A Legacy Lives FOrever

When you write your will, it is possible to look after your own family while still improving the lives of others through Life Choices.

A Will is an important way to look after the future of people you care about. Making a Will ensures that your loved ones are provided for as you intended and that your wishes are respected after you have passed away. If you don’t have a valid Will, the courts have to administer your affairs after you die. This can cause delays and anxiety for family and friend, and your affairs may not be handled as you would like.

how to leave a legacy?

There are many ways to leave a gift to a not-for-profit organisation that you believe in

Some of these may include:

  • Leave a Gift in your Will
  • Gifts of Life Insurance
  • Gifts of Charitable Remainder
  • Gifts of Securities
  • Gifts of Property

how to leave a legacy?

There are many ways to leave a gift to a not-for-profit organisation that you believe in

Some of these may include:

  • Leave a Gift in your Will
  • Gifts of Life Insurance
  • Gifts of Charitable Remainder
  • Gifts of Securities
  • Gifts of Property

THE BENEFITS OF NAMING A ‘GOOD CAUSE’ IN YOUR WILL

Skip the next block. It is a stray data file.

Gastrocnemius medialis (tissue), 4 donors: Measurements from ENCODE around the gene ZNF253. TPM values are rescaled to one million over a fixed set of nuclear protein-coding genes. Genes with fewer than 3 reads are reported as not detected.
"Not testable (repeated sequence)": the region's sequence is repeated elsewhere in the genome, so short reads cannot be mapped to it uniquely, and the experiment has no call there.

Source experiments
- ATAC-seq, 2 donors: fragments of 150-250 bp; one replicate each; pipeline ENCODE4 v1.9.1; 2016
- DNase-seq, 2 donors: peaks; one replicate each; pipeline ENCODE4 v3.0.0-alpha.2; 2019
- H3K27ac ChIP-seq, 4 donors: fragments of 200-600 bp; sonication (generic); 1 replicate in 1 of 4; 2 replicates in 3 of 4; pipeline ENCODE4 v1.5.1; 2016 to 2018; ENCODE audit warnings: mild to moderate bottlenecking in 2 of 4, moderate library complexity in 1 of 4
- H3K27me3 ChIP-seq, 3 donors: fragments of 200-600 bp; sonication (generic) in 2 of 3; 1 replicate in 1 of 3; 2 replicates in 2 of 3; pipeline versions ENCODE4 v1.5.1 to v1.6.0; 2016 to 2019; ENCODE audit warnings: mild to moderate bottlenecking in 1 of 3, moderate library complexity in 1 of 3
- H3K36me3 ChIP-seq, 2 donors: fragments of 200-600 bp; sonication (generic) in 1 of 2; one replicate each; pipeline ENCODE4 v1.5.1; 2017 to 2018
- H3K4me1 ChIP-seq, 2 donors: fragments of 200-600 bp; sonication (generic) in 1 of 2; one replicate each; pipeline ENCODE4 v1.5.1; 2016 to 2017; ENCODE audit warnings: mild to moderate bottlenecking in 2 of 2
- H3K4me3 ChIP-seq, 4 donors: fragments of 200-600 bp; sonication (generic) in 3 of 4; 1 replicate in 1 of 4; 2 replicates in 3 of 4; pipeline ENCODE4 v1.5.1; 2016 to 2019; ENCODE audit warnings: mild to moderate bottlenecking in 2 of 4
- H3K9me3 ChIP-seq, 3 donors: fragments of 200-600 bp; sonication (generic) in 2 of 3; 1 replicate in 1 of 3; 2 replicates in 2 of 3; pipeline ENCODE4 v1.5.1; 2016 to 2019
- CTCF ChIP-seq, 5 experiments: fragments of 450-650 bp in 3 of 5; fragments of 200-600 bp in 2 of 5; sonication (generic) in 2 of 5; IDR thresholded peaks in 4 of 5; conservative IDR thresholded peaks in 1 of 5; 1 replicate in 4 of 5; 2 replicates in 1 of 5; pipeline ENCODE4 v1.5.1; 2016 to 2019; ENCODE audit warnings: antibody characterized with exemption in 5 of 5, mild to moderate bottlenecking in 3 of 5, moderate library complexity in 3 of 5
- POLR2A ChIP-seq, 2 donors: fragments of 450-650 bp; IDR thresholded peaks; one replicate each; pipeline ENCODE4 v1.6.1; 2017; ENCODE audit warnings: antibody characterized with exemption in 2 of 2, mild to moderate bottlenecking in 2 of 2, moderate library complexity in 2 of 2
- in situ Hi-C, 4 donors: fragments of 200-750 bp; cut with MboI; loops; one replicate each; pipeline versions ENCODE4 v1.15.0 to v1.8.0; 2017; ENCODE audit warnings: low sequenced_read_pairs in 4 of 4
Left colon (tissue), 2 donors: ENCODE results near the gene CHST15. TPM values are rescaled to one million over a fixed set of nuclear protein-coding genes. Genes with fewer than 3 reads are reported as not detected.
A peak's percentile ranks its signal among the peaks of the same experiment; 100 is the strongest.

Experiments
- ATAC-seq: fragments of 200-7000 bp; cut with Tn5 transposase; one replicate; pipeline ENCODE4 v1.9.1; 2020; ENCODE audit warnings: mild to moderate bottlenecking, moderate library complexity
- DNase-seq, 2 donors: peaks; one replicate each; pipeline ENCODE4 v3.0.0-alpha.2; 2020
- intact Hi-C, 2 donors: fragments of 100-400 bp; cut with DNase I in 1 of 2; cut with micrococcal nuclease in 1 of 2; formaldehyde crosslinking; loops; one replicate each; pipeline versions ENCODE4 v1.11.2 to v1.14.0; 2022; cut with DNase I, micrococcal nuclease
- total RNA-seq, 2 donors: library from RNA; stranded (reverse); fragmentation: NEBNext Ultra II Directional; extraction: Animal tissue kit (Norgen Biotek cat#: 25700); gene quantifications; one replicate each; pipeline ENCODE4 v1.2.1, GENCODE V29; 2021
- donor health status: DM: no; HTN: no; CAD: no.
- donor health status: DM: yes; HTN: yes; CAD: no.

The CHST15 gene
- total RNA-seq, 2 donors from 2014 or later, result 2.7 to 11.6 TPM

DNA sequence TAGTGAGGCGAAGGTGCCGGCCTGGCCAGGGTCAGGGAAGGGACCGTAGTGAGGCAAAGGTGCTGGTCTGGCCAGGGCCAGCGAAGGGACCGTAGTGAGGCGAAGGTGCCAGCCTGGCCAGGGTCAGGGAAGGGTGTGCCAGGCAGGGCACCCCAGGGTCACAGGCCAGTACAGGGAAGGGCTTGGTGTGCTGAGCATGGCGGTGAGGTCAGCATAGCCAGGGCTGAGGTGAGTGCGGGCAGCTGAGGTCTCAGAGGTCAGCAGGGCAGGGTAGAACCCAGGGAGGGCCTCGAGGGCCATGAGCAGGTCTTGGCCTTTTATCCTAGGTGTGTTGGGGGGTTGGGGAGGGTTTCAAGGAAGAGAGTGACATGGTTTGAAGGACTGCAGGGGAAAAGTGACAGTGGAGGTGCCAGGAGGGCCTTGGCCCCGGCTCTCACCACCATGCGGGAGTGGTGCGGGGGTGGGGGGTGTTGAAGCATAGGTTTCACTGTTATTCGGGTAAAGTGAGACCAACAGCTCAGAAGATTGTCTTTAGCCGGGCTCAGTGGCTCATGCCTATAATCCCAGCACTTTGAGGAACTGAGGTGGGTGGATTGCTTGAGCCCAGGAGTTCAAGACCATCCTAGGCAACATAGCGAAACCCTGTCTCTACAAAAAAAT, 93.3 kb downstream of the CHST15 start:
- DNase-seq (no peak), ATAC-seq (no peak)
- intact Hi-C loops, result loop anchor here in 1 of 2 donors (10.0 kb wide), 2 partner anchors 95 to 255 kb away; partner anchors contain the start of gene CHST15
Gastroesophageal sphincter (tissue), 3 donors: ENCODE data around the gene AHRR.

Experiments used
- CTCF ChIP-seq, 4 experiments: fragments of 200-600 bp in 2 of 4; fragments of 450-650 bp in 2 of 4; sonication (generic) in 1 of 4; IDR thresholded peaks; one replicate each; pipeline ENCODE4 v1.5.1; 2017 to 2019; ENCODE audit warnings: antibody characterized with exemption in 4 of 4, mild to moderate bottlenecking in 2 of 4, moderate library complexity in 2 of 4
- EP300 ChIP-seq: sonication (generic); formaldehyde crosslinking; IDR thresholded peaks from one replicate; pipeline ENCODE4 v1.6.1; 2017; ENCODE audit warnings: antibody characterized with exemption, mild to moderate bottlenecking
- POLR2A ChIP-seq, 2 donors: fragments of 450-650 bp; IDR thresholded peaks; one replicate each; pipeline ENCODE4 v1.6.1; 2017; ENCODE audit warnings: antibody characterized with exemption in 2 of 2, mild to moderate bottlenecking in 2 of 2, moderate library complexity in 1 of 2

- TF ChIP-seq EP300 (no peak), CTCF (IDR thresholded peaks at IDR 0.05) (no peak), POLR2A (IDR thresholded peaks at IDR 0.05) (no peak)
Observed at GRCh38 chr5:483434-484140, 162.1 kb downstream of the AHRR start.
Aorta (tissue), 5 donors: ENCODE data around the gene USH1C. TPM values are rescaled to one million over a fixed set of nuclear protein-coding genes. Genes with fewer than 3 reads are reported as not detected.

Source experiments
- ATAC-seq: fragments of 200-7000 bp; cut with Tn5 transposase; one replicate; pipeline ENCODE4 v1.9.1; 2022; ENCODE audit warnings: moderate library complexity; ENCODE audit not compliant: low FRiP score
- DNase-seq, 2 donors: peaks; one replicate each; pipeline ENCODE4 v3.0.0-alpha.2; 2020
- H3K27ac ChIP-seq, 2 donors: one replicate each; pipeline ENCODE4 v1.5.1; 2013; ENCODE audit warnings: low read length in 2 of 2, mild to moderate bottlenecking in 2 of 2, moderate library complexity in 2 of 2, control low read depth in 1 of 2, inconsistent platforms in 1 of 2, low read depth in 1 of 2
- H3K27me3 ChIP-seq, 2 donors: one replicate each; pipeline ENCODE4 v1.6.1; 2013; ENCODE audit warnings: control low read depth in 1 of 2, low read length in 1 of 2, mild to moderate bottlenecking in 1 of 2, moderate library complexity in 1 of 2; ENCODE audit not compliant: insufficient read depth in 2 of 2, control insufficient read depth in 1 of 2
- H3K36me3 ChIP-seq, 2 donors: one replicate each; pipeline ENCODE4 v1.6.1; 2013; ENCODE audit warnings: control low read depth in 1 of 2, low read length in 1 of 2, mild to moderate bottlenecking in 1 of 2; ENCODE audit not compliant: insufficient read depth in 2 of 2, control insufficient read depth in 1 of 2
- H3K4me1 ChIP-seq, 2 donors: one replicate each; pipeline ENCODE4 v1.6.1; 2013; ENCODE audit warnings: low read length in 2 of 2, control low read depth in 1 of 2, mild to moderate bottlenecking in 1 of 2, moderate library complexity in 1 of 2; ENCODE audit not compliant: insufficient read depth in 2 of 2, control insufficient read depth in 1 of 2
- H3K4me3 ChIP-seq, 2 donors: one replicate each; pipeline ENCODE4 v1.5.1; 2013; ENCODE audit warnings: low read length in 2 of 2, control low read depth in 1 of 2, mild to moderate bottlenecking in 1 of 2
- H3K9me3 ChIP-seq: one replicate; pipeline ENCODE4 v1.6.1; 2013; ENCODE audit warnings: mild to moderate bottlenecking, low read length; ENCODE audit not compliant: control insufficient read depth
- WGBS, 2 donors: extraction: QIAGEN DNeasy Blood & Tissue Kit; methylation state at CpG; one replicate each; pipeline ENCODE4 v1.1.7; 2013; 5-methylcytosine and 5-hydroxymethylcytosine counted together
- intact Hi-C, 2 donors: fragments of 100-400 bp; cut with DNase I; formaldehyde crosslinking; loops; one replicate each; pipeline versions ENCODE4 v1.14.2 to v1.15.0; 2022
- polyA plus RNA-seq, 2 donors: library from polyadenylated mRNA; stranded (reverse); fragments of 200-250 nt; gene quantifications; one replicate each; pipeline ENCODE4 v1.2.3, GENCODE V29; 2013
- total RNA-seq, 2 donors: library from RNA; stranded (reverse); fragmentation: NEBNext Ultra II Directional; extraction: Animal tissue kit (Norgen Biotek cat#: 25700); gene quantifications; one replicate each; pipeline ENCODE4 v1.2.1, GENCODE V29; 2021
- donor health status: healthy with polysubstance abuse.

Naming a not-for-profit in your Will is the simplest way that you can leave an altruistic legacy. With a not-for-profit beneficiary, you will be remembered after your death for the values that you held dear during your lifetime. You will feel good knowing that you will be making a significant and lasting difference to causes that you care about.

Your charitable gift(s) can be in the form of a fixed amount or it can be a percentage of what is left after tax and other costs have been paid. If your beneficiary is a register not-for-profit organisation, your estate will receive a charitable gift receipt in the amount of your gift which will offset taxes owing on your estate. The charitable tax receipt can be applied up to 100% in the year of death and in addition, carried back one year.

You may feel concern that heirs will receive less if charity is named in a will. Your family and others who depend on you should always be first. However, because tax is almost always owing in an estate, through income and/ or capital gain, a charitable receipt can offset tax owing and quite simply re-direct some or all of the money in the estate that would go to tax.

Your advisor(s) can help you decide if this is best for you. It is recommended when drawing up your Will, that you consult a legal advisor who can ensure your final wishes are met. We always recommend that you discuss your plans with your family so that they are fully aware of your wishes.

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